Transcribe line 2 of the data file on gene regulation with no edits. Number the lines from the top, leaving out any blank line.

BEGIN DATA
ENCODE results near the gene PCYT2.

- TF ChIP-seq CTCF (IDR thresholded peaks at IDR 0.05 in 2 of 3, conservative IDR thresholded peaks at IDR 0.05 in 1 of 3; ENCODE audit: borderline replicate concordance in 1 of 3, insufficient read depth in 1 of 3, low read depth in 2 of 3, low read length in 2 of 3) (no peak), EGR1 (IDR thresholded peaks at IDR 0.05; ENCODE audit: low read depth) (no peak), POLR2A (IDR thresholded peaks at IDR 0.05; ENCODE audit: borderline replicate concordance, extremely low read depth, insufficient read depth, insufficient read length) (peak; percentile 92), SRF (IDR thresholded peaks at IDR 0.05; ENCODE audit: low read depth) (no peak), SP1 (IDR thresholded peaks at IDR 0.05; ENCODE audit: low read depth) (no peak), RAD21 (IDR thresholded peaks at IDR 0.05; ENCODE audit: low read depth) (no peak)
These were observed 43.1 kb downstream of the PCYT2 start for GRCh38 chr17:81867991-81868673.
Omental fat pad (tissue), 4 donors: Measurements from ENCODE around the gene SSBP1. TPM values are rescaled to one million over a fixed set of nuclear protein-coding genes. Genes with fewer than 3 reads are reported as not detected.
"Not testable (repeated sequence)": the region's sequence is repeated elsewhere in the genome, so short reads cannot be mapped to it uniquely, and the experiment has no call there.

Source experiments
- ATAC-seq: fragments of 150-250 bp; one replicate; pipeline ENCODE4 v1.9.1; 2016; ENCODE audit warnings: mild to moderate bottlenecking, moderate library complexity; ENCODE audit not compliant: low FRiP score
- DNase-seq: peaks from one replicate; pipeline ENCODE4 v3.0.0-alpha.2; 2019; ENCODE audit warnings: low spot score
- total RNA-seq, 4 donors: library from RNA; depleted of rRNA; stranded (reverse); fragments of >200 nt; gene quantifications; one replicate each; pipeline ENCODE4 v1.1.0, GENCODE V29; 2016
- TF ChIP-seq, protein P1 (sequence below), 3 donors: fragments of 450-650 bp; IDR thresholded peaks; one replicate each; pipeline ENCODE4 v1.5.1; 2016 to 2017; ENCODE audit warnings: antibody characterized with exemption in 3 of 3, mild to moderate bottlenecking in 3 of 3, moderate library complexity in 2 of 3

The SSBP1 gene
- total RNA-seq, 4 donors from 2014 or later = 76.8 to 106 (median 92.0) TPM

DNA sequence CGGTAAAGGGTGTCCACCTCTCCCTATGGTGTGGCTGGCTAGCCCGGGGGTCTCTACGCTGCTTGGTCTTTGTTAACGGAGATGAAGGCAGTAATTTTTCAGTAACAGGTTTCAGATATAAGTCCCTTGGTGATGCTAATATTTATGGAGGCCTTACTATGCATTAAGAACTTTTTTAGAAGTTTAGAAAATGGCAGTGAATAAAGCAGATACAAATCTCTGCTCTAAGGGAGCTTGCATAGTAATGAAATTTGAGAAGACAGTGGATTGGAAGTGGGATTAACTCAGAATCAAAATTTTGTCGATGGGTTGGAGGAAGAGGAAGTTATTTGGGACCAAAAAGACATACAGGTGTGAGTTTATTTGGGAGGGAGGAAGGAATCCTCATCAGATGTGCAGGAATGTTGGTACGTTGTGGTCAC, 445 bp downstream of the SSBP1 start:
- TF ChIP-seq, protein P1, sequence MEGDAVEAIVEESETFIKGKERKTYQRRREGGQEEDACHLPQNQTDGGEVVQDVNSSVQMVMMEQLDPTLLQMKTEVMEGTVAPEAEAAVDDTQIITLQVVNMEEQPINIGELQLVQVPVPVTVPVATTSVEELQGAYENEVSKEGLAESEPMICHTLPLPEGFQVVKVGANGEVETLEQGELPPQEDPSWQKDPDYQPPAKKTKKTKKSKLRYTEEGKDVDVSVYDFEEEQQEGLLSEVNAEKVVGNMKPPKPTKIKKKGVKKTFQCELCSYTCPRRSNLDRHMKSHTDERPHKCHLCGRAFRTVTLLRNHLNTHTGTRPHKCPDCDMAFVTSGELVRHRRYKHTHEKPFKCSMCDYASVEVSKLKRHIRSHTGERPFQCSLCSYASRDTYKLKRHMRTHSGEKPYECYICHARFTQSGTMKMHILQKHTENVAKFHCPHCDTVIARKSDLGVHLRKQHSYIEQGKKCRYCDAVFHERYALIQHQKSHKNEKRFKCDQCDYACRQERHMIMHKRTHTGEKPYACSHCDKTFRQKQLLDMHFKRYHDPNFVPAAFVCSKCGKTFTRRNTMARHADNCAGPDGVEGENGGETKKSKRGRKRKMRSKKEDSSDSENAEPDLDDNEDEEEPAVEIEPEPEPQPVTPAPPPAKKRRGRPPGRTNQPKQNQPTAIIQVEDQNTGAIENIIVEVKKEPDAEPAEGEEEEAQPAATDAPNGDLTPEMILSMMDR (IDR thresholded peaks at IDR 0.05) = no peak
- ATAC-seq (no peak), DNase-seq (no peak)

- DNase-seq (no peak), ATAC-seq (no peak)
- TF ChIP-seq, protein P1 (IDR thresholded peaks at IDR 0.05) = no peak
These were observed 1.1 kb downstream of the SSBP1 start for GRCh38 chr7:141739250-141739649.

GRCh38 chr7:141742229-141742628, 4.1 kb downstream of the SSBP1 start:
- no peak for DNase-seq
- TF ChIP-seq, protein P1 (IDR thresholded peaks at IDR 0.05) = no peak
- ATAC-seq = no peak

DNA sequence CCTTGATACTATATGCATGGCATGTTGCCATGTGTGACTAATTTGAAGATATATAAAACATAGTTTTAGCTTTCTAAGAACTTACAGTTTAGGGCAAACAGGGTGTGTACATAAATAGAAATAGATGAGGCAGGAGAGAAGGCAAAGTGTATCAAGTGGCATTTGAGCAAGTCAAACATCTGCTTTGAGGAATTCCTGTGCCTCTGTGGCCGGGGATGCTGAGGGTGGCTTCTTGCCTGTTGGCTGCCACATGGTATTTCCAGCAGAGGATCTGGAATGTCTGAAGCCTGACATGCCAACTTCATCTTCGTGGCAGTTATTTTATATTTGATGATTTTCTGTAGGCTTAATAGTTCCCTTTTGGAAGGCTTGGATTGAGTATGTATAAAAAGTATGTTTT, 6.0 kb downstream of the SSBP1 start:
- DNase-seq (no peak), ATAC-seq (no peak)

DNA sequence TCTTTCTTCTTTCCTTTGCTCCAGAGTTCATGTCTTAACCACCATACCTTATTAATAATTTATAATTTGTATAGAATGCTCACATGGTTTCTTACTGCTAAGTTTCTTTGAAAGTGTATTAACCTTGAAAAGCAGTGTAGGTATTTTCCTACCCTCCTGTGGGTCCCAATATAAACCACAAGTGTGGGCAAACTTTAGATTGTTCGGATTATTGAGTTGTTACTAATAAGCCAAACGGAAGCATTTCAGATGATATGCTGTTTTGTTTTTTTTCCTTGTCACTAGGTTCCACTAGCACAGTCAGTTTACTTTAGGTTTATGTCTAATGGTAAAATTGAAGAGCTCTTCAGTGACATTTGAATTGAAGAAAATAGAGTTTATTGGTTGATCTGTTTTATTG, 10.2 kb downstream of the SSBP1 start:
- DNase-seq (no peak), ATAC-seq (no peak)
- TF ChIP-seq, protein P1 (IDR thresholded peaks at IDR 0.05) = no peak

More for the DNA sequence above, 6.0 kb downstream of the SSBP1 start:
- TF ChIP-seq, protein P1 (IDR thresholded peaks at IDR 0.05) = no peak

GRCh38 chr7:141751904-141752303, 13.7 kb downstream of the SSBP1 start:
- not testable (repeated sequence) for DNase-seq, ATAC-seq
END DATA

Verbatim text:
- TF ChIP-seq CTCF (IDR thresholded peaks at IDR 0.05 in 2 of 3, conservative IDR thresholded peaks at IDR 0.05 in 1 of 3; ENCODE audit: borderline replicate concordance in 1 of 3, insufficient read depth in 1 of 3, low read depth in 2 of 3, low read length in 2 of 3) (no peak), EGR1 (IDR thresholded peaks at IDR 0.05; ENCODE audit: low read depth) (no peak), POLR2A (IDR thresholded peaks at IDR 0.05; ENCODE audit: borderline replicate concordance, extremely low read depth, insufficient read depth, insufficient read length) (peak; percentile 92), SRF (IDR thresholded peaks at IDR 0.05; ENCODE audit: low read depth) (no peak), SP1 (IDR thresholded peaks at IDR 0.05; ENCODE audit: low read depth) (no peak), RAD21 (IDR thresholded peaks at IDR 0.05; ENCODE audit: low read depth) (no peak)